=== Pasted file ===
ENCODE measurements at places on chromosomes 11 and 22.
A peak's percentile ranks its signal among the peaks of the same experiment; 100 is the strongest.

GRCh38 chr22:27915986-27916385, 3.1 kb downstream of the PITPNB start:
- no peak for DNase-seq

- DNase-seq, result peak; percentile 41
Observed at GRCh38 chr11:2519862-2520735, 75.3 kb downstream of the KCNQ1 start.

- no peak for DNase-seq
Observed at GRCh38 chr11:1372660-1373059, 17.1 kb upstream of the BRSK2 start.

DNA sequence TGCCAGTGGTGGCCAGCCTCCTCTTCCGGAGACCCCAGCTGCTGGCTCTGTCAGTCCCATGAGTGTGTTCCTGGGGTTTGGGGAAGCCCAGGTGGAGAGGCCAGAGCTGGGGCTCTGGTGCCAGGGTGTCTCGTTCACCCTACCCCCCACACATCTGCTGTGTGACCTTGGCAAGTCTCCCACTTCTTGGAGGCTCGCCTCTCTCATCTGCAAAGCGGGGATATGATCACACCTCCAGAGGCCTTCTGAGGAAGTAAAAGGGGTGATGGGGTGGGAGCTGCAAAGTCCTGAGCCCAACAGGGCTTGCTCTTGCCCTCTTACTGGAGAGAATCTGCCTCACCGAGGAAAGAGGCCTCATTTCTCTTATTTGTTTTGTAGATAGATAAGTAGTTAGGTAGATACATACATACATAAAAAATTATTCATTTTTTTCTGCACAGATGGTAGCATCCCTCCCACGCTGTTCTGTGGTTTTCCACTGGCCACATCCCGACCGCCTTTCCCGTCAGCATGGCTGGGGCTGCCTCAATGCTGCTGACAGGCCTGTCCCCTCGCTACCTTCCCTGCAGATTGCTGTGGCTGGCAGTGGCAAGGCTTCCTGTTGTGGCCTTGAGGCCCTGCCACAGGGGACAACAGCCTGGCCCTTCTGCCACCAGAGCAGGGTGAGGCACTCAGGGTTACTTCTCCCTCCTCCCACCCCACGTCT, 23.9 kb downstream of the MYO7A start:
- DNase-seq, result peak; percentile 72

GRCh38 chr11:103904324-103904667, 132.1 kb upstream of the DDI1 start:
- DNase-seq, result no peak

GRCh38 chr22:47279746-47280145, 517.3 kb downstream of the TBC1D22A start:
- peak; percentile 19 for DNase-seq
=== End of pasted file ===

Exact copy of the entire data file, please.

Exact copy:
ENCODE measurements at places on chromosomes 11 and 22.
A peak's percentile ranks its signal among the peaks of the same experiment; 100 is the strongest.

GRCh38 chr22:27915986-27916385, 3.1 kb downstream of the PITPNB start:
- no peak for DNase-seq

- DNase-seq, result peak; percentile 41
Observed at GRCh38 chr11:2519862-2520735, 75.3 kb downstream of the KCNQ1 start.

- no peak for DNase-seq
Observed at GRCh38 chr11:1372660-1373059, 17.1 kb upstream of the BRSK2 start.

DNA sequence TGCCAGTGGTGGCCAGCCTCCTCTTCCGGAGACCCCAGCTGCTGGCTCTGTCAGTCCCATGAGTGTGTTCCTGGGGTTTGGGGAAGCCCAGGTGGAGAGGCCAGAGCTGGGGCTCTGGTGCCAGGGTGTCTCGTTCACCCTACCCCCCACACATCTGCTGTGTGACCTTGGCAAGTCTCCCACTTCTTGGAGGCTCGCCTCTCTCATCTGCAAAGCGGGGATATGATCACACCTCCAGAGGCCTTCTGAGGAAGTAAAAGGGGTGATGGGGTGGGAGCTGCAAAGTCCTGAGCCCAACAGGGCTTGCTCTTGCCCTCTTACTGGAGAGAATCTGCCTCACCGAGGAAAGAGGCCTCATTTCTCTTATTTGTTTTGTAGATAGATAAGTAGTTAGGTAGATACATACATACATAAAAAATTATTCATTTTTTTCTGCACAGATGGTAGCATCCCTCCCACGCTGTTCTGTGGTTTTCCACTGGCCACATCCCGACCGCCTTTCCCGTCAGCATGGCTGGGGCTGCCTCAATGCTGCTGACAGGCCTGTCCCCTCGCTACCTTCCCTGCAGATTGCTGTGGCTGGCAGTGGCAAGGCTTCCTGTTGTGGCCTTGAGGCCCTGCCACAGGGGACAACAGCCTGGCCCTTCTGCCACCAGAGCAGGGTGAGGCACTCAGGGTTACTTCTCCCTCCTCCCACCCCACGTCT, 23.9 kb downstream of the MYO7A start:
- DNase-seq, result peak; percentile 72

GRCh38 chr11:103904324-103904667, 132.1 kb upstream of the DDI1 start:
- DNase-seq, result no peak

GRCh38 chr22:47279746-47280145, 517.3 kb downstream of the TBC1D22A start:
- peak; percentile 19 for DNase-seq